What is organic chemistry?
Organic chemistry involves the study of compounds that contains carbon mainly. Simple compounds like carbonates, carbon dioxide, and carbon monoxide is an exception. Carbon is singled out because of its extraordinary chemical diversity by any other chemical element. Its diversity is based on the following:
- Carbon atom forms a very strong bond with other carbon atoms
- Carbon atoms form a very strong bond with atoms of other elements.
- Carbon atoms form a large number of covalent bonds.
Organic chemistry involves the study of compounds containing carbon. Organic chemistry is a branch of science that is considered to be originated in 1685 with the publication by Lemery of a chemistry book that classifies substances according to their origin as mineral, vegetables, or animal. Compounds that are derived from plants and animals were termed as organic chemistry and those derived from nonliving sources were termed as inorganic.
Until 1828, it was considered that the organic compounds cannot be formed other than by living plants and animals. This was named as the vital-force theory. People believed that very seriously that the development of organic chemistry almost stopped. In 1828, a scientist named Wohler accidentally found that if ammonium cyanate (an inorganic compound) is heated, it causes it to change into urea, a compound that is considered organic.
This discovery dealt a death blow to the vital-force theory, and by 1850 modern organic chemistry became were established. Today approximately 13 million organic compounds are known. Many of these are the products of synthetic chemistry and similar compounds are not known in nature. Around 70,000 organic chemicals are used commercially.
All organic compounds contain carbon in combination with one or more elements. The hydrocarbons contain only hydrogen and carbon. A great many compounds contain carbon, hydrogen, and oxygen, and they are considered to be the major elements. Naturally occurring compounds in minor elements are Sulphur, nitrogen, phosphorous and sometimes halogens and metals. Synthetic compounds may contain besides, a wide variety of other elements.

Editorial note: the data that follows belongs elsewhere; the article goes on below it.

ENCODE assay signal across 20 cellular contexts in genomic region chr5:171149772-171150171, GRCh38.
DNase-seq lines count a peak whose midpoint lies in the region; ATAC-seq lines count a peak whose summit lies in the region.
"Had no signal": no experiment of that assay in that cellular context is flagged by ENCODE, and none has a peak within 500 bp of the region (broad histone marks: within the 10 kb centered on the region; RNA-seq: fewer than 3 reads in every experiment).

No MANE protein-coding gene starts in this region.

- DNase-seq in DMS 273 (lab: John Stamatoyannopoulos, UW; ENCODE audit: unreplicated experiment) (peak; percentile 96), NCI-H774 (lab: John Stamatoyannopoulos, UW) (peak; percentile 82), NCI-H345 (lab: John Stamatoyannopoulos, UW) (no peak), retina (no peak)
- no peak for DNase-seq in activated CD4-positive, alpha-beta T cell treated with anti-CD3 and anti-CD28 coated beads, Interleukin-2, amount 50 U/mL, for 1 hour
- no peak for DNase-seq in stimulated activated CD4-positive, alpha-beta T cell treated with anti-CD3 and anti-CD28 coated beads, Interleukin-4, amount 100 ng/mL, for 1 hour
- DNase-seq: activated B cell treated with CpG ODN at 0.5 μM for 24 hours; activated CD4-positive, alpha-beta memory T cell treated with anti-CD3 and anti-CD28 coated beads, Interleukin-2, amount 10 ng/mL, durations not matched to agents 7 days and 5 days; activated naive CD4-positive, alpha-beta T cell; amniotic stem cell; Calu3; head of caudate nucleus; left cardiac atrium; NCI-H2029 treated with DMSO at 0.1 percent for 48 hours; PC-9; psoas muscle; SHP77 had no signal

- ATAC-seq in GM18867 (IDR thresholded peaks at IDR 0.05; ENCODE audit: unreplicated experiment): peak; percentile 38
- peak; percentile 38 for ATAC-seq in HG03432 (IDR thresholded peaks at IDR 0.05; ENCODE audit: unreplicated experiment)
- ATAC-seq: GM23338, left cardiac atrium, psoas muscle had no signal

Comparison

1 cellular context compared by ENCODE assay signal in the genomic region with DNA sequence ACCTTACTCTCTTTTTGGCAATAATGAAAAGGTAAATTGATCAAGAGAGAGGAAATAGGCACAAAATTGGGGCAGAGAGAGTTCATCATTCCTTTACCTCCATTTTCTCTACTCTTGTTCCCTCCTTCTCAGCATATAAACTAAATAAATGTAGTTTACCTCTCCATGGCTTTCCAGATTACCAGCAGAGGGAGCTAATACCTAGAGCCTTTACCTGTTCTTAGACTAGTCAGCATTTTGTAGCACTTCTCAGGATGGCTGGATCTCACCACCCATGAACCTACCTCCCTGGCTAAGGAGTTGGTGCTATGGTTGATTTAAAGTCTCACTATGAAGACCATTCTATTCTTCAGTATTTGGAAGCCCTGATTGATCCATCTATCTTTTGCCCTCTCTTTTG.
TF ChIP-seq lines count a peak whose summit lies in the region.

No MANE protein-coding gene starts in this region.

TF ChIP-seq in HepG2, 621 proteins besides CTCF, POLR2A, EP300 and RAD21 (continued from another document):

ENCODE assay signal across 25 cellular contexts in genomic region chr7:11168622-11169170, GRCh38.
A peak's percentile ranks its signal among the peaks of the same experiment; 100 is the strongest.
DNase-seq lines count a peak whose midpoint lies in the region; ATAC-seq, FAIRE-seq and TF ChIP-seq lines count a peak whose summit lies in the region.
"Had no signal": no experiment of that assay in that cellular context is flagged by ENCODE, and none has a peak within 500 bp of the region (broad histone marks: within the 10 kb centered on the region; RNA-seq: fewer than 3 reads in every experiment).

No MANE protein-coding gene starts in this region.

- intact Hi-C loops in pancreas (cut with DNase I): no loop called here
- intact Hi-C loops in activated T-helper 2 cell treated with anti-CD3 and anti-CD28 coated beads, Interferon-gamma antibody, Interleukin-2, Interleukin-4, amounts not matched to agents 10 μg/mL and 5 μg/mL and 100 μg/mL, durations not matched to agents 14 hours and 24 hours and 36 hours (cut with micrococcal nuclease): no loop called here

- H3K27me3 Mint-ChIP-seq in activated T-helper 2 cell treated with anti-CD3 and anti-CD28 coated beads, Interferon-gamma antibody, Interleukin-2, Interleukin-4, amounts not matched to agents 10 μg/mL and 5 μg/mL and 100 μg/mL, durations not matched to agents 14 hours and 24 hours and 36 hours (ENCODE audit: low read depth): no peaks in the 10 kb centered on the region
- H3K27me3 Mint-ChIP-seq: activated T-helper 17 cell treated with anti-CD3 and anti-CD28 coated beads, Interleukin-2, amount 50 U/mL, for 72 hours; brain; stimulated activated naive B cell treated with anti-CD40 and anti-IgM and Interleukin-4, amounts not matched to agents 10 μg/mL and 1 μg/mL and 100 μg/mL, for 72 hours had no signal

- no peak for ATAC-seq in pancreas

As organic compounds often exist as mixtures, diversified techniques have also been developed to evaluate the purity, especially important being chromatography techniques such as HPLC and gas chromatography. Traditional methods of separation include distillation, crystallization, and solvent extraction.
Different chemical tests were characterized historically on organic compounds, called “wet methods”, but spectroscopic or other computer-based methods of analysis has taken place of such tests. Some important analytical methods are given as follows
Nuclear magnetic resonance (NMR) spectroscopy is the most commonly used technique that permits a complete assignment of atom connectivity and even stereochemistry by using correlation spectroscopy. The primary constituent of organic chemistry-hydrogen and carbon- exist naturally with NMR-responsive isotopes, respectively 1H and 13C.
Elemental analysis: To determine the elemental composition of a molecule this destructive method is used.
Mass spectrometry describes the molecular weight of a compound and its structure with the help of fragmentation patterns. With the help of high-resolution mass spectrometry, we can identify the exact formula of a compound. The old spectrometry was limited to neutral molecules that exhibit volatility to some extent but in the latest ionization techniques, we can get the mass spec of any organic compound.
Crystallography- it is useful for determining the molecular geometry of a single crystal of material is available.
The physical properties of organic compounds include both quantitative and qualitative features. Quantitative features involve melting point, boiling point, and refraction index. Qualitative features include odor, consistency, color, and solubility.
- Melting and boiling properties
Almost all of the organic compounds melt and boil. On the other hand, inorganic compounds generally can be melted, most of them do not boil and tend to degrade. In the old days, the melting and boiling points explain the crucial information on the purity and identity of the organic compounds.
The melting and boiling points correlate with the polarity of the molecules and their molecular weight. Few organic compounds, especially the symmetrical ones elevated that they evaporate without melting. For example, para-dichlorobenzene. Most of the organic compounds may not remain stable at very high temperatures like above 300 C, but some exceptions may also exist.
Neutral organic compounds tend to be hydrophobic i.e. they are less soluble in water than in organic solvents. Exceptions include the organic compounds that are ionizable groups also the low molecular weight alcohols, amines and carboxylic acids where hydrogen bonding occurs.
The organic compounds tend to dissolve in organic solvents. These solvents can either be pure substances like ether or ethyl alcohol or mixtures such as paraffinic solvents like white spirits and petroleum ethers.